Consistency

When I first began writing here, my intention was to write a post every week. It’s something I felt called to do , for myself. Whether or not anyone else read it, I felt called to do it.

But I have not written every week. Why? I’m not completely sure, but one reason is how strongly I feel about creating white space in my life – and truly, finally, doing that consistently. I’ve spent my whole adult life ‘doing,’ filling all my time. While I believed in theory in the concepts of ‘white space’ and ‘down time,’ I left myself very little of either.

Between having a full-time day job, teaching yoga and officiating at weddings, spending time with friends and family time, there hasn’t been a lot of down time. And I am fully aware of how fortunate I am to do all of those things, to have my health and to have a wonderful family and dear friends. Not having enough down time is a problem of privilege. But I’m also learning at age almost-64 that I don’t have to justify making time for myself, either.

At this point, making consistent time for myself is a higher priority than feeling that I ‘should’ write something here every week – or, for that matter, that I ‘should’ do anything. Writing because I ‘should’ is meaningless, and offers no service to others.

So my encouragement to you is that you make prioritizing down time for yourself a consistent aspect of your life. No matter what that looks like for you, make it consistent. For me, that means morning meditation and yoga, evening savasana. Figure out what it means for you and give yourself the gift of making it consistent.

Recommended links (simply because they’re inspiring to me):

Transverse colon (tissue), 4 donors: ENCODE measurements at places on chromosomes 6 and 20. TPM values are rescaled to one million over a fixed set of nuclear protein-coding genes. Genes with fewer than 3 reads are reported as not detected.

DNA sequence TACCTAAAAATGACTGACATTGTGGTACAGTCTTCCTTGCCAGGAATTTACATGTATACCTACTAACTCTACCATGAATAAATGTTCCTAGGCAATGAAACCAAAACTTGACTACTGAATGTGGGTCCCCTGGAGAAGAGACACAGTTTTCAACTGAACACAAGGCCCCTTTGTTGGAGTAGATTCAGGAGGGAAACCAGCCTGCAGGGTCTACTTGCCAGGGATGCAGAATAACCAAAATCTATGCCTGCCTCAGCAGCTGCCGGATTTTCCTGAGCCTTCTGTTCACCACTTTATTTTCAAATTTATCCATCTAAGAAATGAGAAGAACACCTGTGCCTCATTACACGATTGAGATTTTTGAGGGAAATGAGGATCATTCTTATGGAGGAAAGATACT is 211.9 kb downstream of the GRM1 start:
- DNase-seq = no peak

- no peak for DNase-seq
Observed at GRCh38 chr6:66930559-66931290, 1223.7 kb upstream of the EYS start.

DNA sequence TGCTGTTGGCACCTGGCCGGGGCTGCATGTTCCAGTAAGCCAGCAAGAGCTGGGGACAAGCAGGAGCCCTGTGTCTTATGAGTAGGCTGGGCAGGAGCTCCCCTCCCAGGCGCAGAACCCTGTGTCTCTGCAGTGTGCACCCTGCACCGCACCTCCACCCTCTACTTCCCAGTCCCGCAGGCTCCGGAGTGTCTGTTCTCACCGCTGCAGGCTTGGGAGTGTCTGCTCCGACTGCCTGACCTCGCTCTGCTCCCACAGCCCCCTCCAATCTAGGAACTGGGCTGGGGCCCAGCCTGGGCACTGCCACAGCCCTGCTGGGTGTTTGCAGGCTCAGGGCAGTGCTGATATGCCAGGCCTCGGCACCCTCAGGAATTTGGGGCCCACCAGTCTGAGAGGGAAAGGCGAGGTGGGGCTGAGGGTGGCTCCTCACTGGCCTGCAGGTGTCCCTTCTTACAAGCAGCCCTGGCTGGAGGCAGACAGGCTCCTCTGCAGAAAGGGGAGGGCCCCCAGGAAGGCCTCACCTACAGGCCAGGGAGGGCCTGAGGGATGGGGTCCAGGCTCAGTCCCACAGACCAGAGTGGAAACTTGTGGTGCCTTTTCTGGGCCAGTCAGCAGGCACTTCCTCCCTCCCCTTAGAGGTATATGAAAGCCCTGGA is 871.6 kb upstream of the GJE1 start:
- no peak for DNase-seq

Britt B. Steele: the real deal

Francesca Cervero: Always of service to the yoga community

Joy Harjo: first Native American to be named United States Poet Laureate.

Lessons from my dogs

I’ve often said that my dog Lucie, who was one of those truly special dogs, was one of my greatest spiritual teachers. She was pure love. Below is my favorite photo of me with her.

We always told her she was the world’s best dog.

Lucie and Miele (the Italian word for honey, pronounced Mee – el – a) crossed the country with us when we moved to Vashon Island, and unfortunately, Lucie died suddenly just before our house and studio were ready. Miele, now probably about 12, developed arthritis in the past few months and it’s been a lesson in aging gracefully to watch how she’s dealt with this new way of living. We are fortunate to have a wonderful school of animal massage on the island, and today Miele had her first session as a demonstration dog for the massage students. True to form, she was a big hit and hopefully will be able to go back often.

Miele giving a massage student a big wet kiss.

Our pets are with us for far too short a time, but in that time they teach us two of life’s most important lessons: Live in the moment, and always love. The simplest lessons are always the best.

Recommended links:

Northwest School of Animal Massage

Animal stories like these always make me cry

Fabulous dog photos guaranteed to make you smile

Simplify, simplify…

Most of us have heard the quote from Henry David Thoreau, “Our life is frittered away by detail. Simplify, simplify.” This has always resonated with me, and my motto, if I have one, is “As soon as things get too complicated, all your problems begin.” The thing is, as we all know all too well, contemporary life is complicated by nature. But I do think there is a lot we can do to simplify, and it all comes down to awareness and intention.

There are millions of distractions and shiny objects out there. It’s so easy to go down a rabbit hole of something that doesn’t even matter to you. This is why it’s so crucial to stay as present as possible, so that you can recognize when this is happening and, with compassion, bring your focus back to what truly matters to you.

As Oprah would say, “what I know for sure” is that I feel so much better when I keep things simple. Whether it’s planning a yoga class, cooking a meal, writing a blog post – or whatever – tuning in to how something makes me feel and only doing what feels in alignment is the best way to keep things simple. In fact, my word for 2019 is ‘aligned.’ (2017 word was ‘home’; 2018, ‘experiment.’)

It’s a beautiful, sunny Sunday afternoon, so what feels aligned and simple right now is to go outside and read the Sunday New York Times. What helps you to feel aligned and to simplify your life?

Recommended links:

The Absolute Necessity of Doing Nothing

Be More with Less

Slow Your Home